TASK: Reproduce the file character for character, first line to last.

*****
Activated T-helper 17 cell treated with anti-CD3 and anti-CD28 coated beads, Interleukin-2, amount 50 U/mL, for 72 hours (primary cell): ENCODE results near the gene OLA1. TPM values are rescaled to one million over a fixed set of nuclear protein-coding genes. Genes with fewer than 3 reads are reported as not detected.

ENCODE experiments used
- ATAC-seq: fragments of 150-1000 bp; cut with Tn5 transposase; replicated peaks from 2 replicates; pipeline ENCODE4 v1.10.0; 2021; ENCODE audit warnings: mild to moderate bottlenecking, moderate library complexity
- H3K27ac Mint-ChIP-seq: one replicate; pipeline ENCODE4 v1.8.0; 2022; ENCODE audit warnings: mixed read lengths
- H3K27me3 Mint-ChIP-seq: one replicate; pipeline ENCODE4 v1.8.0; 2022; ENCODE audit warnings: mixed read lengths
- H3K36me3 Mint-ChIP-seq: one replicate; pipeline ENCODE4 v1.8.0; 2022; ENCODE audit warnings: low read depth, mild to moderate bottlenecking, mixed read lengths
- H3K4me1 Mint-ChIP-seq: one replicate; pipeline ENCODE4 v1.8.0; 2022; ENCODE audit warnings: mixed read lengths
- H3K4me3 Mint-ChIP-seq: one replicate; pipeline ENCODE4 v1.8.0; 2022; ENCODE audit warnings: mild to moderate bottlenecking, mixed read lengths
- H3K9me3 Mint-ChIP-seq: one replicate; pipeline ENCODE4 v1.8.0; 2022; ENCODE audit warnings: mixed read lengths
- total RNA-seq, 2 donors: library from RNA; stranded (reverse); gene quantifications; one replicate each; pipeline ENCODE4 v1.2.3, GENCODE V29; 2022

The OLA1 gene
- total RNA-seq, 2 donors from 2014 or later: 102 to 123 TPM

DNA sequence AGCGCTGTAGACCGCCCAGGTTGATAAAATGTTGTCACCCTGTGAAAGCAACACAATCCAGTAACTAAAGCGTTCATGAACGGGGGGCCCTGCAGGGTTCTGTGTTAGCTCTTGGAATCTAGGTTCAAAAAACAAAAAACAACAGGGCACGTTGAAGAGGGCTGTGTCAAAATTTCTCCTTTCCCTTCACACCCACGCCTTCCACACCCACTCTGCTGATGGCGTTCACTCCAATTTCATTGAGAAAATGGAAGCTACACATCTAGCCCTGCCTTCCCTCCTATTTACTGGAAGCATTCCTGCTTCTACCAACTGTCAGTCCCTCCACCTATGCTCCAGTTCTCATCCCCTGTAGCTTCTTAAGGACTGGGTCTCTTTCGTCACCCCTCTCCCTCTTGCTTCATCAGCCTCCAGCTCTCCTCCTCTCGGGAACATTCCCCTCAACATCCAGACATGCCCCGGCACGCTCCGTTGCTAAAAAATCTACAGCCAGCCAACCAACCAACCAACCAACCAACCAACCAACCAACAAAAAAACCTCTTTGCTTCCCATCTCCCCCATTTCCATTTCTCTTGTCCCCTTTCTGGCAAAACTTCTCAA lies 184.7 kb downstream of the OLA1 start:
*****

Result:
Activated T-helper 17 cell treated with anti-CD3 and anti-CD28 coated beads, Interleukin-2, amount 50 U/mL, for 72 hours (primary cell): ENCODE results near the gene OLA1. TPM values are rescaled to one million over a fixed set of nuclear protein-coding genes. Genes with fewer than 3 reads are reported as not detected.

ENCODE experiments used
- ATAC-seq: fragments of 150-1000 bp; cut with Tn5 transposase; replicated peaks from 2 replicates; pipeline ENCODE4 v1.10.0; 2021; ENCODE audit warnings: mild to moderate bottlenecking, moderate library complexity
- H3K27ac Mint-ChIP-seq: one replicate; pipeline ENCODE4 v1.8.0; 2022; ENCODE audit warnings: mixed read lengths
- H3K27me3 Mint-ChIP-seq: one replicate; pipeline ENCODE4 v1.8.0; 2022; ENCODE audit warnings: mixed read lengths
- H3K36me3 Mint-ChIP-seq: one replicate; pipeline ENCODE4 v1.8.0; 2022; ENCODE audit warnings: low read depth, mild to moderate bottlenecking, mixed read lengths
- H3K4me1 Mint-ChIP-seq: one replicate; pipeline ENCODE4 v1.8.0; 2022; ENCODE audit warnings: mixed read lengths
- H3K4me3 Mint-ChIP-seq: one replicate; pipeline ENCODE4 v1.8.0; 2022; ENCODE audit warnings: mild to moderate bottlenecking, mixed read lengths
- H3K9me3 Mint-ChIP-seq: one replicate; pipeline ENCODE4 v1.8.0; 2022; ENCODE audit warnings: mixed read lengths
- total RNA-seq, 2 donors: library from RNA; stranded (reverse); gene quantifications; one replicate each; pipeline ENCODE4 v1.2.3, GENCODE V29; 2022

The OLA1 gene
- total RNA-seq, 2 donors from 2014 or later: 102 to 123 TPM

DNA sequence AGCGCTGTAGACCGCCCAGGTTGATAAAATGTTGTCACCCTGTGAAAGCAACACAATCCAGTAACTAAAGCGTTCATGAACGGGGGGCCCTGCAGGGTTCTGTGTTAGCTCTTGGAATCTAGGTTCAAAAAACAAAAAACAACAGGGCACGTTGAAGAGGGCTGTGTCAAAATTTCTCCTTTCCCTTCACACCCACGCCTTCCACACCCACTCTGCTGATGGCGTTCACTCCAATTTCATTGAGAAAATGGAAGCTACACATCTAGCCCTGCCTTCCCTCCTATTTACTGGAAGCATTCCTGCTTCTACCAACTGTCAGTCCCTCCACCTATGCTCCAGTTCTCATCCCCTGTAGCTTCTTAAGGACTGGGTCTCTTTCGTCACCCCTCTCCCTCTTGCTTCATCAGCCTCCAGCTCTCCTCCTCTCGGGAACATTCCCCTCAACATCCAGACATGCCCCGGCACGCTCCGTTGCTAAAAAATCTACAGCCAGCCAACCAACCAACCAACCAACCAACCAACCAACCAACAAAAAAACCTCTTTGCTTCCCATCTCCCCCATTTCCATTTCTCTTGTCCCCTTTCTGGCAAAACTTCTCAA lies 184.7 kb downstream of the OLA1 start: